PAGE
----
The Ginault caliber 7275 is a 25 jewel automatic movement found in Ginault Ocean-Rover watches. This movement is a clone of the ETA 2824-2.
Specs From Ginault:
“Ginault Caliber 7275. 25 Red Jewels, Rh45 Rhodium-Copper Alloy Main Plate & Bridge, Blue Steel Screws, GC31 Gears, Nivarox Hairspring, Nivarox Mainspring, WJL Shock Absorber, Date, Hour/Minute/Second Hands, 28,800 BPH, 38 Hours Power Reserve. Cut, Machined, Assembled and Fine Tuned in the United States.” –source
Made in USA?
The dials of the newer pieces state that they are Hand Built in America. Older Ocean-Rover models were engraved with Made in USA on the casebacks. While this caliber has sparked controversy in the watch community, what we think we know is this:
Mainspring: Swiss made
Hairspring: Swiss made
Jewels: Swiss made
Shock Absorber: Made in China
As quoted above, Ginault states that the caliber 7275 is cut, machined, assembled and fine tuned in USA.
ETA “Clone” or Fake ETA?
ETA “clone” does not mean fake. ETA clone means that the movement design is based on the original designs that ETA used when creating the 2824-2 movement. The 2824-2 was introduced in 1982, so the patents have expired (utility patents expire after 20 years). For this reason, it is possible to produce a movement based on the original design of the ETA 2824-2, and many have done so as it is perfectly legal. If the movement was marked “ETA” then it would be considered to be a fake. Similar to the watch it is cased in, if it were marked as Rolex Submariner, then it would be considered to be a fake watch. Without any reference to Rolex, even though it looks the same, it is considered an homage or clone.
The concept of “clone” movements often causes a mixture of controversy among the watch community. You’re welcome to share your thoughts in the comments below.
On the official information page about the caliber 7275, Ginault states that they use their own proprietary alloy for the gears in the movement’s powertrain.
“Simultaneously, the materials used in making gears have to be able to endure decades of wear and tear. While most of our fellow watchmakers in Europe and Asia use copper or brass, we have developed our own copper alloy to make the powertrain gears. We call it GC31. GC31 has strength equal almost to that of steel. It is also antimagnetic. After brushing and polishing, it exhibits a distinctive light, sharing the reflective property of gold.”
If your caliber 7275 powered watch is not keeping proper time, it’s possible that the movement has become magnetized. You can purchase a demagnetizer here. This is what Ginault says about magnetism:
“Cal.7275 is prone to magnetism. If a movement is magnetized it will run wildly. Try to keep the watch away from magnets. There are many hidden magnets inside electronics such as cell phones, speakers, laptops, and airport scanners.” –source
The Ginault Ocean-Rover says Precision Chronometer on the dial and watches powered by this caliber 7275 include a movement certificate detailing the results of 6 weeks of testing. The certificate includes a movement serial number, however, no matching numbers can be found on the movement.
From the certificate:
“The goal is to regular every one of our movement’s MDR (mean daily rate) as close to 0 as possible for highest precision and accuracy. To achieve this, each 7275 caliber we made goes through a 6 week journey on an automatic winder to simulate real world use. Our master watchmaker clocks, and regulates the movement once every seven days within this 6 week period. This is a true arduous task but the only way to make sure each movement functions precisely and accurately.”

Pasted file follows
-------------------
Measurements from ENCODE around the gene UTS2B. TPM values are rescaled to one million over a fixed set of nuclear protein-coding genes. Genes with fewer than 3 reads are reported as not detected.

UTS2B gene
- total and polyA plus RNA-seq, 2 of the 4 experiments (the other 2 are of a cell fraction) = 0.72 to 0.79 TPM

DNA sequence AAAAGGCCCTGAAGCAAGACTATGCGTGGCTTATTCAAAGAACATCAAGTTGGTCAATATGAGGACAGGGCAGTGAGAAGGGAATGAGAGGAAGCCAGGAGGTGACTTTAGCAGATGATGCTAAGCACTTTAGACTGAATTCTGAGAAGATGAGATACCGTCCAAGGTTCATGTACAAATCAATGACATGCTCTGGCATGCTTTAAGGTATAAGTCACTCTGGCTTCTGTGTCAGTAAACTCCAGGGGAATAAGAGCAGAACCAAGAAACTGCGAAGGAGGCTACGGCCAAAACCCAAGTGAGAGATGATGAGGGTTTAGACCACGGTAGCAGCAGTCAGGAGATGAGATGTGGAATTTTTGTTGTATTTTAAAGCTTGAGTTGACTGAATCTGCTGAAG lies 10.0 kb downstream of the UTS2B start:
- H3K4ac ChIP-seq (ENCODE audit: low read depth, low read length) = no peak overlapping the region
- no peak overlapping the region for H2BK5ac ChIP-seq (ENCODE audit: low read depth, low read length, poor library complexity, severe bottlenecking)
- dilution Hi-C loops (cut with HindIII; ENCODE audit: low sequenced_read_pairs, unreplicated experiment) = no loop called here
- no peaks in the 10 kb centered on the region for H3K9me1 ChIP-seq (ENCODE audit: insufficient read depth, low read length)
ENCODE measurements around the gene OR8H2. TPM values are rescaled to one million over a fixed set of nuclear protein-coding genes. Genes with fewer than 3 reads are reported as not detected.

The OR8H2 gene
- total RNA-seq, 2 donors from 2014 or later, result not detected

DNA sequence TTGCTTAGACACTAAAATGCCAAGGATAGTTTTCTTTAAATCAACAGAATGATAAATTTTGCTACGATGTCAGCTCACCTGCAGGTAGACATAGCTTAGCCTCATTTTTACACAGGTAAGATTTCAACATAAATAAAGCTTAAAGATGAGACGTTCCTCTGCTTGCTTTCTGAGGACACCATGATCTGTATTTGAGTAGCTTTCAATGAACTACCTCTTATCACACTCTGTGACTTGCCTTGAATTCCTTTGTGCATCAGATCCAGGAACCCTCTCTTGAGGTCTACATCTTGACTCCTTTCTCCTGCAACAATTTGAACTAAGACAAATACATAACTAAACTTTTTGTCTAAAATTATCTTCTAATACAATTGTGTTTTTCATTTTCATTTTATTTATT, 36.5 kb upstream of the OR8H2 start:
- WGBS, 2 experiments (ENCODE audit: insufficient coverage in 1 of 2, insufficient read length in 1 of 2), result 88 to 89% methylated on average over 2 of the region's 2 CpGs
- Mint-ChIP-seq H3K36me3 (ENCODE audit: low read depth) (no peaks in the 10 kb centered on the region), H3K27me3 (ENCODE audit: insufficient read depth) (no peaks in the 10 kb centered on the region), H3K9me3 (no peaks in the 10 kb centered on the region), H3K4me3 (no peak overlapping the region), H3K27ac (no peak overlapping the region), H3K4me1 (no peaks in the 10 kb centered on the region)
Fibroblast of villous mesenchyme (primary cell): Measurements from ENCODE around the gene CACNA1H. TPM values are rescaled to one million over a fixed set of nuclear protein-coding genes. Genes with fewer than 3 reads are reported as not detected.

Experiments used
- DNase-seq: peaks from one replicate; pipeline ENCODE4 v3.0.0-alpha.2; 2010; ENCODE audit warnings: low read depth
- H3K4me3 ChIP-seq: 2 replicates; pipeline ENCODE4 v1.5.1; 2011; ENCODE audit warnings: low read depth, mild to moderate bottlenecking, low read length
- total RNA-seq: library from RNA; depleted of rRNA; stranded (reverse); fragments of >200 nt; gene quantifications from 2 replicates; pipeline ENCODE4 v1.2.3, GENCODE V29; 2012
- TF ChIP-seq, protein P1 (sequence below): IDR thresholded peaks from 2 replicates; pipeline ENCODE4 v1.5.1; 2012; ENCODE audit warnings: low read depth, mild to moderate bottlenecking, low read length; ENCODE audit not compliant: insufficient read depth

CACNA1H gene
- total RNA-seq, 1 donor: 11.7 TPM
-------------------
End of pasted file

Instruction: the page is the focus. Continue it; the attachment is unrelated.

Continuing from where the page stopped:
This “Precision Chronometer” rating and testing is not to be confused with being COSC (Contrôle Officiel Suisse des Chronomètres) certified, which is not applicable to this movement since it is not Swiss made. This does not mean that the movement does not keep time within Chronometer specs, it just means that it is not officially tested and certified by COSC.
According to COSC:
“Compliance with the definition of a chronometer is approved by a neutral official body, which carries out the checks on the watch or movement, and issues an official certificate. In Switzerland, each chronometer is unique, identified by a number engraved on its movement and a certificate number issued by the COSC.” –source
The movement is not signed Ginault, nor are there any stamps to be found from any known manufacturers. There are no markings whatsoever: no jewel count, no caliber number, no origin reference, no movement serial number.
Actual Power Reserve:
Although the Ginault 7275 automatic movement is rated at 38 hours power reserve, the movement certificate mentioned above stated that this movement’s actual power reserve tested at 43 hours. This may be higher or lower depending on the movement itself.
As with many automatic watch movements, from affordable microbrand watches to Rolex, there have been reports of the rotor of the 7275 being loud. The rotor is a ball-bearing style, and rotor noise is not uncommon. Here is what Ginault says about this:
“Some members have also reported to us that they tend to hear the rotor noise when the power reserve is low. This is because when the power reserve is low, the mainspring is loose, the rotor in the back turns more easily. When the power reserve is healthy or full, the rotor in the back also turns less due to a tighter mainspring.” –source